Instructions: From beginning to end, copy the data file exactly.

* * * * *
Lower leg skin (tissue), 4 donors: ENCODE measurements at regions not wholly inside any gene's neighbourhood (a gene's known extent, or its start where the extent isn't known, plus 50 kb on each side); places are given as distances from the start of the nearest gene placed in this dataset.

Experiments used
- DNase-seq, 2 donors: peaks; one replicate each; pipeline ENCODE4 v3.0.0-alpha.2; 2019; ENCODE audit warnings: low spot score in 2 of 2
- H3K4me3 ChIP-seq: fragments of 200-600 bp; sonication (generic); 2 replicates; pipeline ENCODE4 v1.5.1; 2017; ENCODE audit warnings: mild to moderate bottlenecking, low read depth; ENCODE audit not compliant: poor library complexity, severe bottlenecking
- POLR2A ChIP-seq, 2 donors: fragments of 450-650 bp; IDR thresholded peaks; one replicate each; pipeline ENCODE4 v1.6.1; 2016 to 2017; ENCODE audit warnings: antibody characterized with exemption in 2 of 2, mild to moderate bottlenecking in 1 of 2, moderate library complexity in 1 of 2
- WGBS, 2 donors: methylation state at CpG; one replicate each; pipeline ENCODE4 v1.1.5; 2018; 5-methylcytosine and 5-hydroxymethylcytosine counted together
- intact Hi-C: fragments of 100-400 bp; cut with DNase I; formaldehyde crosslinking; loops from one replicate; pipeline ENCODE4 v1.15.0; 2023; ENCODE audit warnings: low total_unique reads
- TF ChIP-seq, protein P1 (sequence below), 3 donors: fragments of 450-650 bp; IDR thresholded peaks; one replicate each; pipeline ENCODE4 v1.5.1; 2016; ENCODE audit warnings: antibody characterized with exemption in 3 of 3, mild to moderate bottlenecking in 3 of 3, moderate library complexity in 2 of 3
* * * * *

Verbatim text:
Lower leg skin (tissue), 4 donors: ENCODE measurements at regions not wholly inside any gene's neighbourhood (a gene's known extent, or its start where the extent isn't known, plus 50 kb on each side); places are given as distances from the start of the nearest gene placed in this dataset.

Experiments used
- DNase-seq, 2 donors: peaks; one replicate each; pipeline ENCODE4 v3.0.0-alpha.2; 2019; ENCODE audit warnings: low spot score in 2 of 2
- H3K4me3 ChIP-seq: fragments of 200-600 bp; sonication (generic); 2 replicates; pipeline ENCODE4 v1.5.1; 2017; ENCODE audit warnings: mild to moderate bottlenecking, low read depth; ENCODE audit not compliant: poor library complexity, severe bottlenecking
- POLR2A ChIP-seq, 2 donors: fragments of 450-650 bp; IDR thresholded peaks; one replicate each; pipeline ENCODE4 v1.6.1; 2016 to 2017; ENCODE audit warnings: antibody characterized with exemption in 2 of 2, mild to moderate bottlenecking in 1 of 2, moderate library complexity in 1 of 2
- WGBS, 2 donors: methylation state at CpG; one replicate each; pipeline ENCODE4 v1.1.5; 2018; 5-methylcytosine and 5-hydroxymethylcytosine counted together
- intact Hi-C: fragments of 100-400 bp; cut with DNase I; formaldehyde crosslinking; loops from one replicate; pipeline ENCODE4 v1.15.0; 2023; ENCODE audit warnings: low total_unique reads
- TF ChIP-seq, protein P1 (sequence below), 3 donors: fragments of 450-650 bp; IDR thresholded peaks; one replicate each; pipeline ENCODE4 v1.5.1; 2016; ENCODE audit warnings: antibody characterized with exemption in 3 of 3, mild to moderate bottlenecking in 3 of 3, moderate library complexity in 2 of 3